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Sunday, Apr. 20, 2014

How much will we sacrifice for politics?

Sunday, September 18, 2005

President Bush stood before the nation this week and pledged "we will do what it takes" to rebuild New Orleans and the Gulf Coast damaged by Hurricane Katrina. Those words sent shudders down the backs of fiscal conservatives - this writer among them - who wonder just where we're going to find an extra $300 billion or so to accomplish this task.

We are at an interesting point in history as we debate the role of the federal government in our lives. Most conservatives want less government involvement. Granted, when you throw in a natural disaster like Katrina, all eyes look toward the feds. But just remember, WE are the federal government - your taxes and mine combine to form the revenue stream that pays for millions and millions of programs that we call the federal government.

So when our eyes look to Washington, we're just actually looking in the mirror. We have three options as I see it. Much more learned folk may have more, I have but three. First, we can start up the printing presses and come up with more cash and allow some future generation to face that debt. But that just won't work in my mind. Second, we can raise taxes and try to juggle the numbers to pay for this added debt. That's just a tad bit unfair. Or third - and the idea I would advocate - we cut other programs to help pay for this new expense.

Were I a betting man, I'd say the first option will win the day. We'll pour good money after bad and let our grandchildren pay the debt. That, my friends, has become the American way.

So what happened to the grand conservative approach? Where is the vocal opposition that says the federal government cannot and should not be the savior of all? I can't answer the question.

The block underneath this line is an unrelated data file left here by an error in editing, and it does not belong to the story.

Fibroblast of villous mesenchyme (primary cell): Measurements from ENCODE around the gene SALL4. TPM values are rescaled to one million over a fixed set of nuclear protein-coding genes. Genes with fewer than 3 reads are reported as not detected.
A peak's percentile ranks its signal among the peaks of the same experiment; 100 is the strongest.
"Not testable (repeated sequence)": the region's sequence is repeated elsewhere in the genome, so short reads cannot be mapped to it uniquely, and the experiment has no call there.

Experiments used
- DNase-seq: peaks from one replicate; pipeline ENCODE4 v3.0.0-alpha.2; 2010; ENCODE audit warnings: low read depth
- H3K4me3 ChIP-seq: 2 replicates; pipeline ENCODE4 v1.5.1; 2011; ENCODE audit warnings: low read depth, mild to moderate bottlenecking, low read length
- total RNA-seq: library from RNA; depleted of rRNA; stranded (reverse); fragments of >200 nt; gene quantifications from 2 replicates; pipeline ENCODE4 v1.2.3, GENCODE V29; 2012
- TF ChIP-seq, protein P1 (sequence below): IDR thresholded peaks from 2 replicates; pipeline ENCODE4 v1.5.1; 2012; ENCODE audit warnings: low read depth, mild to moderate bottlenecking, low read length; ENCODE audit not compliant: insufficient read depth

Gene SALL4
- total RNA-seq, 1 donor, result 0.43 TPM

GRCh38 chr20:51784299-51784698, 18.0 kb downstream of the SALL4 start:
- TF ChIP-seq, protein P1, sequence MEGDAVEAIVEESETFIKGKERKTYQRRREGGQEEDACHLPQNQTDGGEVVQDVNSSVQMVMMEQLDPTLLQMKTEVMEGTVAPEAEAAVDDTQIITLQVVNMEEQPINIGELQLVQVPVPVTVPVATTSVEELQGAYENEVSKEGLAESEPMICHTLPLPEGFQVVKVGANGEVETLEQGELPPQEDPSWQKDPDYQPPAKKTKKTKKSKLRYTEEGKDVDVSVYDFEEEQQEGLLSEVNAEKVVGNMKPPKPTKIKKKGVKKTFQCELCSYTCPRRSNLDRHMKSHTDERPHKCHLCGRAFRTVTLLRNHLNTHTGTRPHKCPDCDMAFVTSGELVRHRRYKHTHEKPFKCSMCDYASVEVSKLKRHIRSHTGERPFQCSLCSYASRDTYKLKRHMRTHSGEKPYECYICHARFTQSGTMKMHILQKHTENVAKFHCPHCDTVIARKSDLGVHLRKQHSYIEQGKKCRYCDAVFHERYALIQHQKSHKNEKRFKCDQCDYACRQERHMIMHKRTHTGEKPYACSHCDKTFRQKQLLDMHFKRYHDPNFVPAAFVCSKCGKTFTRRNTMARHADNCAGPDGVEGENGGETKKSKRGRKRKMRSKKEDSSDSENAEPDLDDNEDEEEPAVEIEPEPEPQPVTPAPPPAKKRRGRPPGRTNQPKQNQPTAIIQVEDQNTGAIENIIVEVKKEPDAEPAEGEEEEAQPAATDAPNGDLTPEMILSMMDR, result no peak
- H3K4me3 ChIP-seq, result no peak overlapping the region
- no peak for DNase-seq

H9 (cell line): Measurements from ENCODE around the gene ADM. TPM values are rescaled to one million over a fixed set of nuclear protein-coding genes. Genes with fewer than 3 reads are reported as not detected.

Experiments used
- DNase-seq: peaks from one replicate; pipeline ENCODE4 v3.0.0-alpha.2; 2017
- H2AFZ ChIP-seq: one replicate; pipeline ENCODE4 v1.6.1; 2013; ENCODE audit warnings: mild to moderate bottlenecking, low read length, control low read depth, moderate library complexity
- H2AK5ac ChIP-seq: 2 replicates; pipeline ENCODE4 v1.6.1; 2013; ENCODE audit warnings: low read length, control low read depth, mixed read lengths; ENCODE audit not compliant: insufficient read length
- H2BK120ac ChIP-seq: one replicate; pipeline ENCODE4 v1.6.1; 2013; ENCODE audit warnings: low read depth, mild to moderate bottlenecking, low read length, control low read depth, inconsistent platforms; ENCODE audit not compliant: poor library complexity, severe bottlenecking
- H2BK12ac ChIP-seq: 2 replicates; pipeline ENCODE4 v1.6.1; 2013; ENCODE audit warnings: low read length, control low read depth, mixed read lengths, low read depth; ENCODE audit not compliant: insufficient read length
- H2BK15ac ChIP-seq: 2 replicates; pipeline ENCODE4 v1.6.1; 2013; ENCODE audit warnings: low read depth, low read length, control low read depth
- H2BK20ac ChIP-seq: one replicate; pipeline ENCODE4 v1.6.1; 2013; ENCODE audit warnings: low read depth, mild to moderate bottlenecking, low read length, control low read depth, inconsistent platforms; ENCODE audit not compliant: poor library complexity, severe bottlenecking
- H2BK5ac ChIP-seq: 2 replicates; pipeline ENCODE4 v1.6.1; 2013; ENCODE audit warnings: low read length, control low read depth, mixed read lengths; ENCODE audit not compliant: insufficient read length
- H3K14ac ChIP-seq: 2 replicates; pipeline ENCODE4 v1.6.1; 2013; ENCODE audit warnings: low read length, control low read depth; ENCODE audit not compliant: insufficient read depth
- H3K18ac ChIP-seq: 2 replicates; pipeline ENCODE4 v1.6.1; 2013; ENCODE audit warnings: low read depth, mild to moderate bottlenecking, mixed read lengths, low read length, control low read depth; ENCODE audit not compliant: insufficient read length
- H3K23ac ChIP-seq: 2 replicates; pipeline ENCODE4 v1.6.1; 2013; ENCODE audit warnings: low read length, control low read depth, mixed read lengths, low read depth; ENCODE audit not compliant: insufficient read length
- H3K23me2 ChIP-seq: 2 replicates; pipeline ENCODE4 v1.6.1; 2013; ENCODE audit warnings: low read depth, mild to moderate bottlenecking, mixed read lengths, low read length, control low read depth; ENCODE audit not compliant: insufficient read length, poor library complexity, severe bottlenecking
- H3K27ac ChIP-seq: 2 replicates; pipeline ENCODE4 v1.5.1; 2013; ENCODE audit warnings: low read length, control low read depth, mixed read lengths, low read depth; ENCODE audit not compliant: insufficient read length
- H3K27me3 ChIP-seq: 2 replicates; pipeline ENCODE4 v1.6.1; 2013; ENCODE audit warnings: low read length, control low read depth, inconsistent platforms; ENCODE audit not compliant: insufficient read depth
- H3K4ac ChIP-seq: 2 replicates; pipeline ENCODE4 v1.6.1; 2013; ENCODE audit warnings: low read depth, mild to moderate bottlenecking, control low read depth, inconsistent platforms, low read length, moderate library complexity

I do know this. Tom Delay is an idiot. Delay, who gives every conservative a bad name, pronounced this week that all of the fat had been removed from the federal budget. Who is he kidding? I truly think the man has lost his mind and, to tell the truth, there wasn't much to start with.

But back to Katrina. Do we actually plan to rebuild houses and apartment projects for the hundreds of thousands of displaced residents and just hand them the keys? Here's a clue ladies and gentlemen. You cannot spend your way out of poverty. That's right. You can throw thousands of dollars to every displaced resident and within a year, they will remain in poverty. Sometimes poverty is not just the lack of resources. Sometimes poverty is the total inability of some to live independent of someone else's assistance.

He's my President and I will support him. But George Bush is rapidly shedding the conservative label for political gain. All Americans want to come to the support of those displaced and harmed by this natural disaster. But the real question is how much sacrifice will be forced on us to pay for the circumstances of others.



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Michael Jensen
Michael Jensen